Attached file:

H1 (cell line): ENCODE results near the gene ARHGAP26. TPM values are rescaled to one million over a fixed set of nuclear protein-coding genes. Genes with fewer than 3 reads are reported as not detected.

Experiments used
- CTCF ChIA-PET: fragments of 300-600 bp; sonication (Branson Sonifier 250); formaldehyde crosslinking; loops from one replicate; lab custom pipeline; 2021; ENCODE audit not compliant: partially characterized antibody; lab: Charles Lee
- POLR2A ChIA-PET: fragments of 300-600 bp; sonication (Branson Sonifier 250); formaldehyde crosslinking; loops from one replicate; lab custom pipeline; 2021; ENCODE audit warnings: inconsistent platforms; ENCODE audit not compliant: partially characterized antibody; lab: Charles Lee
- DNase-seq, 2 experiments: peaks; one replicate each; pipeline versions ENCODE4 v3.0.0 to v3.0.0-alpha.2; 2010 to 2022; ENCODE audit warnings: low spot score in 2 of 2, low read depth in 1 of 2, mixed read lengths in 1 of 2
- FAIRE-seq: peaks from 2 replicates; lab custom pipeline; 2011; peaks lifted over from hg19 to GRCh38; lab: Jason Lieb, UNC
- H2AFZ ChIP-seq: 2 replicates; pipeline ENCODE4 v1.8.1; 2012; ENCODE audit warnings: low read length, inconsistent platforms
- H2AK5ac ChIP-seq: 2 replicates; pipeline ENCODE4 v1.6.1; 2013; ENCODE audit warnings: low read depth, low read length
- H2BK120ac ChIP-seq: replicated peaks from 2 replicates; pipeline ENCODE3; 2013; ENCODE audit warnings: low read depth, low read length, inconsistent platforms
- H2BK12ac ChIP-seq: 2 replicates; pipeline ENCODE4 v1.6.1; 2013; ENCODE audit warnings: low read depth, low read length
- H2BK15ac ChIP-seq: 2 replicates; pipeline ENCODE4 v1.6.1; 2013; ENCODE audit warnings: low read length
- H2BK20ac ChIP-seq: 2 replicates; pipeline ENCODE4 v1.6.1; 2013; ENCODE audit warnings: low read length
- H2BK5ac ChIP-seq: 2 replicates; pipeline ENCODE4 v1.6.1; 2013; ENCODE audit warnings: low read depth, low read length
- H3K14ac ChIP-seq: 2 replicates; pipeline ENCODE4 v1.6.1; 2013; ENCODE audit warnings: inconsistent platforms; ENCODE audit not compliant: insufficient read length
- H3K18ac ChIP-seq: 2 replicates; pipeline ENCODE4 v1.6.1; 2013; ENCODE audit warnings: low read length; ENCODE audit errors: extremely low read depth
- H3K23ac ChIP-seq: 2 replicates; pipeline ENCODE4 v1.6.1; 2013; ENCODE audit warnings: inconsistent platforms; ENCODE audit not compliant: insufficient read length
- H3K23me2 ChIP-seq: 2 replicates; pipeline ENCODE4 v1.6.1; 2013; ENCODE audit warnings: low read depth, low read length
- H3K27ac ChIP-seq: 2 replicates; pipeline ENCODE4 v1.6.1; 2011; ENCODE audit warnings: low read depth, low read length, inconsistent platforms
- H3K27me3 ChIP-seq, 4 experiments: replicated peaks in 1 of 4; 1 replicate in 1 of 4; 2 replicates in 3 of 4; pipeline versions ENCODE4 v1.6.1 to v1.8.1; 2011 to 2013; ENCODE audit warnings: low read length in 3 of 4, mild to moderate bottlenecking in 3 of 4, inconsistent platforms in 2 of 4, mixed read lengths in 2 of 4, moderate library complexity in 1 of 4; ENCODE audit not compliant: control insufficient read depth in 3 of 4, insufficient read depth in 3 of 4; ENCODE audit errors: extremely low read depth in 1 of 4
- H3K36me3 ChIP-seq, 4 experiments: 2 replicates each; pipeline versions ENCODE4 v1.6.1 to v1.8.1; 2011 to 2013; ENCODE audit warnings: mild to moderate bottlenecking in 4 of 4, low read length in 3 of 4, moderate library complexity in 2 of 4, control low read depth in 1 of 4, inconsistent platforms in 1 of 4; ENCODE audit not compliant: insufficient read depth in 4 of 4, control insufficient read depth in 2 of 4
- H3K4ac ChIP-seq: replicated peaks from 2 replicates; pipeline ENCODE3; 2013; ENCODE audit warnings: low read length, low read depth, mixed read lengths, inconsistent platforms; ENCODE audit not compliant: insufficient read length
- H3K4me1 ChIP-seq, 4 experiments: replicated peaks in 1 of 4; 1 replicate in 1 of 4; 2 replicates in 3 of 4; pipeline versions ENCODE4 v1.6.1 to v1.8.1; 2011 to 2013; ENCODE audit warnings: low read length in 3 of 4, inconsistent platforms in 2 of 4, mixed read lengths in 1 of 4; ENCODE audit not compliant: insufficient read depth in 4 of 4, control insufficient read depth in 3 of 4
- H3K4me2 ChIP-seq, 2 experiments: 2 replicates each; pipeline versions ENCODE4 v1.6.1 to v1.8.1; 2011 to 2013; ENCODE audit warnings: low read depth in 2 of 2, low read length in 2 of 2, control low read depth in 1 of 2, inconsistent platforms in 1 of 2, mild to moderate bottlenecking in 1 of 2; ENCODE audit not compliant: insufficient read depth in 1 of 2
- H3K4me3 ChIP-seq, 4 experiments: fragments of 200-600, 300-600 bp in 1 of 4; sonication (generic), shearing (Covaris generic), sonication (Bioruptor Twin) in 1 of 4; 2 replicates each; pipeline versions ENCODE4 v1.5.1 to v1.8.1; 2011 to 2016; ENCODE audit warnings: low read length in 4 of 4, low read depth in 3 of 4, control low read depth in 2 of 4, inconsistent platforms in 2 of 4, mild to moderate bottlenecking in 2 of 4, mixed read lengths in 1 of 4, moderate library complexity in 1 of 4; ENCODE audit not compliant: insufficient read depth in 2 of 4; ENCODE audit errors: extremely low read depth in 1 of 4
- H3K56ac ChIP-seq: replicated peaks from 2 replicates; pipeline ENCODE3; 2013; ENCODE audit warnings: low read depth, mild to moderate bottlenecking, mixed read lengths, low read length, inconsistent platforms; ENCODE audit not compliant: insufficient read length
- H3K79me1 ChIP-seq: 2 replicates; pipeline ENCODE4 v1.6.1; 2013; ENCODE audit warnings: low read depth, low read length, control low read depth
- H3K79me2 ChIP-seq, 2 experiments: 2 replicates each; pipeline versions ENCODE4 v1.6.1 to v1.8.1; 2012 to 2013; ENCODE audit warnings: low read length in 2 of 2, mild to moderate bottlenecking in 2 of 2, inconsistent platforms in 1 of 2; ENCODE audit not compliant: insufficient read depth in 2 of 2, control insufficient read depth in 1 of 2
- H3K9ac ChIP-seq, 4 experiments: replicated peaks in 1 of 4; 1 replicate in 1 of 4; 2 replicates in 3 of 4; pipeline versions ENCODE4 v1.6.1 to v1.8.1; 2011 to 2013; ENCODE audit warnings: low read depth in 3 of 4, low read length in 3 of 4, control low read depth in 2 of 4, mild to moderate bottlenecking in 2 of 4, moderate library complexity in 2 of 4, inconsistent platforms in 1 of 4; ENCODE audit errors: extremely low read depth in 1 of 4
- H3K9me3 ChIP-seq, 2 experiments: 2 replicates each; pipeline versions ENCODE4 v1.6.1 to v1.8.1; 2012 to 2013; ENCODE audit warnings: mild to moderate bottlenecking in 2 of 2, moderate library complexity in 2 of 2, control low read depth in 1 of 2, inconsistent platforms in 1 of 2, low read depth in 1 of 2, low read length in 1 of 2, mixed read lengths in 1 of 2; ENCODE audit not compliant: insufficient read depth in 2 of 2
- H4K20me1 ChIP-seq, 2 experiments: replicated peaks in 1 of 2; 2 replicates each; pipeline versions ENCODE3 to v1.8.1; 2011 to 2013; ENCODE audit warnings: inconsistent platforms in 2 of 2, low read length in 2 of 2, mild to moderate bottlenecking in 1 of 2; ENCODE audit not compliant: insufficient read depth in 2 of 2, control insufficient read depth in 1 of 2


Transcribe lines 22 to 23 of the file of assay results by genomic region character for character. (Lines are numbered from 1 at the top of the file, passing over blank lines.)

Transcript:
- H3K4me1 ChIP-seq, 4 experiments: replicated peaks in 1 of 4; 1 replicate in 1 of 4; 2 replicates in 3 of 4; pipeline versions ENCODE4 v1.6.1 to v1.8.1; 2011 to 2013; ENCODE audit warnings: low read length in 3 of 4, inconsistent platforms in 2 of 4, mixed read lengths in 1 of 4; ENCODE audit not compliant: insufficient read depth in 4 of 4, control insufficient read depth in 3 of 4
- H3K4me2 ChIP-seq, 2 experiments: 2 replicates each; pipeline versions ENCODE4 v1.6.1 to v1.8.1; 2011 to 2013; ENCODE audit warnings: low read depth in 2 of 2, low read length in 2 of 2, control low read depth in 1 of 2, inconsistent platforms in 1 of 2, mild to moderate bottlenecking in 1 of 2; ENCODE audit not compliant: insufficient read depth in 1 of 2